Bordeaux Sales Hitting The Wall
The bankers in Bordeaux are rubbing their hands, covertly, of course, about the prospects of picking up bargain real estate at the expense of some great wineries.
The sky seems to be falling, according to reports, on a quarter of the wineries in the world’s greatest wine region.
It's been a tough haul for French winemakers, with exports for all except the ultra-luxe wines dropping 11% this year: Australia, California, Chile and South Africa, once France’s main customers are now producers, aggressive rivals, carving into France’s export markets.
Meanwhile, the robust euro has tied France's hands on export prices and the Iraq conflict has brought U.S. boycotts. At home the French are drinking less wine, down 5% last year, and half what they drank in the 1960s (from a heroic 115 liters annually to 60). Tough times for an industry with $9.3 billion of exports and 300,000 workers.
New drunk-driving laws have had a damping effect. Faced with heavy fines, loss of licence and prison, drivers have cut back and restaurants lost one-fifth of their wine sales. Anti-alcoholism campaigns blocked wine ads and last year half the population drank no wine at all.
Another problem is US wine critic Robert Parker, with a palate for big, fruity un-French wines, whose scores can kill a wine’s US chances. The châteaux that make "Parker wines" sell better and for higher prices.
France’s share of US wine imports fell by half, despite good recent vintages. [Aussie exports hit US$600m last year, second to Italy, a 29-fold increase since 1990. The Aussies have also overtaken France in Britain, the big market for Bordeaux.]
In the first half of 2004, French exports stalled 4.2% in volume, 8.4% in value. Although Burgundy grew, Bordeaux dropped 11% and 25%.
Bordeaux’s performance is partly attributed to the popular 2000 vintage, released in ’03, a hard act to follow. Champagne showed a 14.2% increase on the first half. However, French exports to the UK and US are down 15.3% and 26.8% in value. [Forecasts for production in 2004, meanwhile, are 58.5 million hectolitres, up 20%.]
Apart from the top 5%, Bordeaux's 10,000 small wineries have been hit hard. Prices for the elite wines are up but lesser wines are barely selling, even with tiny margins. And the crisis could force 2,500 estates out of business, according to observers.
"We’re seeing the beginning of the end of the négociant system. It’s crumbling," says Corinne Bonne, owner of Château Meyre, an up and coming Cru Bourgeois in Margaux.
"The small producers have always relied on the trade, La Place de Bordeaux. The big names are still there but they sell their own wines first and forget the rest. Things are very different now, and it’s especially tough in categories like Entre-Deux-Mers and Bordeaux Supérieur."
Corinne is her own distributor in key markets like Hong Kong and Tokyo (her degree is in Asian studies) where she also represents 25 producers from Spain, Italy and Portugal. In Canada, her agent is Gisèle Trubey of Vinplus.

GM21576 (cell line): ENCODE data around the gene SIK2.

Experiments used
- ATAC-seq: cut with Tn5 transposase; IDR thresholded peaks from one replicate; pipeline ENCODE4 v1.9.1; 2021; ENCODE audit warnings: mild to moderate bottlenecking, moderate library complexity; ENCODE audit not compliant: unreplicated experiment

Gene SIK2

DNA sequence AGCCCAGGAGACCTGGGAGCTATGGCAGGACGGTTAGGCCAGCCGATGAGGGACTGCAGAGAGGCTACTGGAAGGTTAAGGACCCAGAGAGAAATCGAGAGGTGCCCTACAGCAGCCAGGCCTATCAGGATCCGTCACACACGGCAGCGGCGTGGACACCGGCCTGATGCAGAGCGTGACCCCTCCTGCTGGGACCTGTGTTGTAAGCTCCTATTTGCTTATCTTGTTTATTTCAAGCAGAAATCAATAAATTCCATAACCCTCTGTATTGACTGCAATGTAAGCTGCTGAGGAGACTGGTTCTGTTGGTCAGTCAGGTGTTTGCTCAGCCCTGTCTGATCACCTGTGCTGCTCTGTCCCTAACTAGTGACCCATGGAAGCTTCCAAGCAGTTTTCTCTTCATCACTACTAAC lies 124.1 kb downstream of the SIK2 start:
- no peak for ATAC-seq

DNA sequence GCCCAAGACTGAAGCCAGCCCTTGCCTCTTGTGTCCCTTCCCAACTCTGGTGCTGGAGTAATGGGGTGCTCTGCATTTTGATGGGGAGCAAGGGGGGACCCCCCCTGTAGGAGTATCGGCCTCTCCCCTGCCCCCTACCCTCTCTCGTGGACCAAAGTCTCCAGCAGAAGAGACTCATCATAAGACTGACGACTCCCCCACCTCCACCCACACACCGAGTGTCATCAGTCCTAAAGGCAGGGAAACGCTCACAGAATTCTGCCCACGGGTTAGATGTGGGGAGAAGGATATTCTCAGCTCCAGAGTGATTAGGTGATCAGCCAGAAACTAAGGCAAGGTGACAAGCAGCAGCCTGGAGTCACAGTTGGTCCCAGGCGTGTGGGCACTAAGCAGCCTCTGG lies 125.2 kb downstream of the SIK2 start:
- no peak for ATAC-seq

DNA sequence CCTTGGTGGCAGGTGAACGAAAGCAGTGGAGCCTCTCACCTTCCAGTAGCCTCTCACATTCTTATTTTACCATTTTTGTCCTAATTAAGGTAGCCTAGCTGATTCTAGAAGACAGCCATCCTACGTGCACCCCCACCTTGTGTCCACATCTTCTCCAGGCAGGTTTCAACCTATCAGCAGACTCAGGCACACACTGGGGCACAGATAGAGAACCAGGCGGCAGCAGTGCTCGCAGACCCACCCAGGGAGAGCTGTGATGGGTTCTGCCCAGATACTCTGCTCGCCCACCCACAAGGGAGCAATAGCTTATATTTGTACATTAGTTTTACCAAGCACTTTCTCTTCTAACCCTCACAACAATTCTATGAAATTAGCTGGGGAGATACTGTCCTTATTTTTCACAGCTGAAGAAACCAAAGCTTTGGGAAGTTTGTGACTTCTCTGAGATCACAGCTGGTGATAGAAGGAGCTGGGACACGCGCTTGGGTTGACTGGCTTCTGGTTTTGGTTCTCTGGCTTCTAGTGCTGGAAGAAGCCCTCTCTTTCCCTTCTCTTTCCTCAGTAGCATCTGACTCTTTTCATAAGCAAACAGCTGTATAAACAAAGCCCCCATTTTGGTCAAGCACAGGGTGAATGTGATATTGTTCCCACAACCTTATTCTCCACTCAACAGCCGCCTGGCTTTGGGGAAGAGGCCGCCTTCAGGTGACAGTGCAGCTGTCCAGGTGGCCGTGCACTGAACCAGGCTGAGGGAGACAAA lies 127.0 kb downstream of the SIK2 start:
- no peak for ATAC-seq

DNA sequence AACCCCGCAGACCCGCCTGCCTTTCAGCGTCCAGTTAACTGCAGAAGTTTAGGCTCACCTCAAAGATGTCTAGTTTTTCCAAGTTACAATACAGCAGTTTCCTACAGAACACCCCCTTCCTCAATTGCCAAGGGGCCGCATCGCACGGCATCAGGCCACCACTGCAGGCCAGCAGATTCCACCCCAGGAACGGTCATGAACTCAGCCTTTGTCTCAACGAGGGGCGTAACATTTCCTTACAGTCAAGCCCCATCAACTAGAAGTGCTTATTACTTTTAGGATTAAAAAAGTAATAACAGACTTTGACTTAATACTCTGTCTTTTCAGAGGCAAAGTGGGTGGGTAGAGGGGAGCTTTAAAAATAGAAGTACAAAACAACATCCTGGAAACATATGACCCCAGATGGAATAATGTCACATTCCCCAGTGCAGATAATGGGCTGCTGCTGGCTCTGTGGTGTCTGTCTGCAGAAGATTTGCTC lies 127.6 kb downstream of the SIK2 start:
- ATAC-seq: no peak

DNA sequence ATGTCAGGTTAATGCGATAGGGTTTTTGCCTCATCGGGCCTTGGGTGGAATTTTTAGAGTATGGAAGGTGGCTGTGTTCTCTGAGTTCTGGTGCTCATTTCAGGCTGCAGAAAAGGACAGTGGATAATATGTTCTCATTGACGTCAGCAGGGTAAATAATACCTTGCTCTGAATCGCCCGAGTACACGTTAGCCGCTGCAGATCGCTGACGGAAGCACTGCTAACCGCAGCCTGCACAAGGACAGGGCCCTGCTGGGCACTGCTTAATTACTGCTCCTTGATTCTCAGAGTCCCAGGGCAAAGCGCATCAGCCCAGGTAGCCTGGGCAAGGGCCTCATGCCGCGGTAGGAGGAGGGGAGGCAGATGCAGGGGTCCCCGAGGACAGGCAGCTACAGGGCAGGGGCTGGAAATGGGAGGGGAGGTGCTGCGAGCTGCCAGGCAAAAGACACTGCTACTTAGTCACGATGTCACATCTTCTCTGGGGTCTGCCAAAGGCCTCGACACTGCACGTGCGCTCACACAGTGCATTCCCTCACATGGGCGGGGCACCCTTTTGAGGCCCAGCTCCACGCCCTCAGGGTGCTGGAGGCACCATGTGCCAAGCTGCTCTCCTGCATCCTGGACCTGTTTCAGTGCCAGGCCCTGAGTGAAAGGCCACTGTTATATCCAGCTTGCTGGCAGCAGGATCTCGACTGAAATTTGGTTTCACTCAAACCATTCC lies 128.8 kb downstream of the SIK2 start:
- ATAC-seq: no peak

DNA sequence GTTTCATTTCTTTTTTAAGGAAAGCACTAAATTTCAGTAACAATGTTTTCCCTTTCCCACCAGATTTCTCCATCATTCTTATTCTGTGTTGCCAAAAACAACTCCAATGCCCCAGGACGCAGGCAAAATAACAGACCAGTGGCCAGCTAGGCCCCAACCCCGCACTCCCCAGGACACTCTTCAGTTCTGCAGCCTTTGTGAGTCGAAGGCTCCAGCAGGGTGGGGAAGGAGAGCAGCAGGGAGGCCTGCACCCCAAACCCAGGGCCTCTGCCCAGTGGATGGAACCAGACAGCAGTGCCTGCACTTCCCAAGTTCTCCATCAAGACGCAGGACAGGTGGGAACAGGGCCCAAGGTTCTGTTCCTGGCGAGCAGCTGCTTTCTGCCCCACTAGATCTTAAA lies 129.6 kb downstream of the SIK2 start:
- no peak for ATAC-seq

Business is good but she reinforces it with an upscale accommodation sideline offering de luxe suites at the château as a tour base for Bordeaux. "The reasons we bought the estate in ’98, from Lenôtre, the Paris patissier family, were they had made improvements and the old château was perfect as a tourism destination."
In the big picture, however, even if retail prices fall dramatically, it might not help all that much. Grapes cost too much to grow. One vineyard owner told London's Independent his crop costs 5,000 euros per hectare to produce, but fetches 3,000 when sold in bulk.
Well established properties will survive but France’s onerous regulations based on place of origin hinder modern marketing and brand creation. Unlike New World wineries, producers can’t use the recognizable grape names Merlot, Chardonnay, Pinot Noir, for example on the label and at the same time say Bordeaux or Burgundy.
It’s impossible to match the brand-creation power of less-fettered New World producers: Two Buck Chuck in California just sold its 10 millionth case, at $1.99 a bottle, Yellow Tail from Oz is close behind, Southcorp just launched The Little Penguin, and Canada’s Vincor has had success with Sawmill Creek and, especially, Jackson-Triggs.
Ironically, a new French brand, Bad Dog (Vin de Pay Dog), sourced from the Languedoc, has been created by Canadians, Lloyd Evans and Terry Milne at Vin Passion.
Fortant is a notable example of strong brand-building by an innovatvie French firm.
Against strong international brands, well financed, with heavy promotion, it’s hard for small producers to compete, especially when they’re limited to the production of a finite area.
Production techniques in France, too, are limited to whatever Nature decrees: outlawing irrigation and the use of oak chips in favor of costly barrels.
So, the squeeze is on, and competition and the status quo are likely to crush producers who can’t or won’t adapt to today’s global wine biz.
New efforts are being made to promote France’s good value regional wines. A recent presentation in T.O. premiered 200 wines that would sell briskly in Canada in the $9.50-$35 range. The wines, from the Midi, Rhône, Alsace, Beaujolais, Gaillac, Corsica and Bordeaux had already met with enthusiasm in Tokyo, Seoul, Warsaw and New York and were en route for Moscow.
Sales, Share for Ontario
Ontario 2,729,008 (28.72) vs 2,513,774 (28.60) up 5.73%
[Share based on % of market when all producing countries are included]
"Our enologist, Jacques Boissenot, does everything by the book, including racking (clarifying) the wines using the light of a traditional candle (to monitor the sediment) and fining with egg whites!" says owner Corinne Bonne. Boissenot, a Left Bank specialist in Bordeaux, known for the finesse and elegance of his wines, is also enologist for Margaux and Lafite, Latour, Margaux and Palmer. He was the business partner of legendary Bordeaux enologist Émile Peynaud.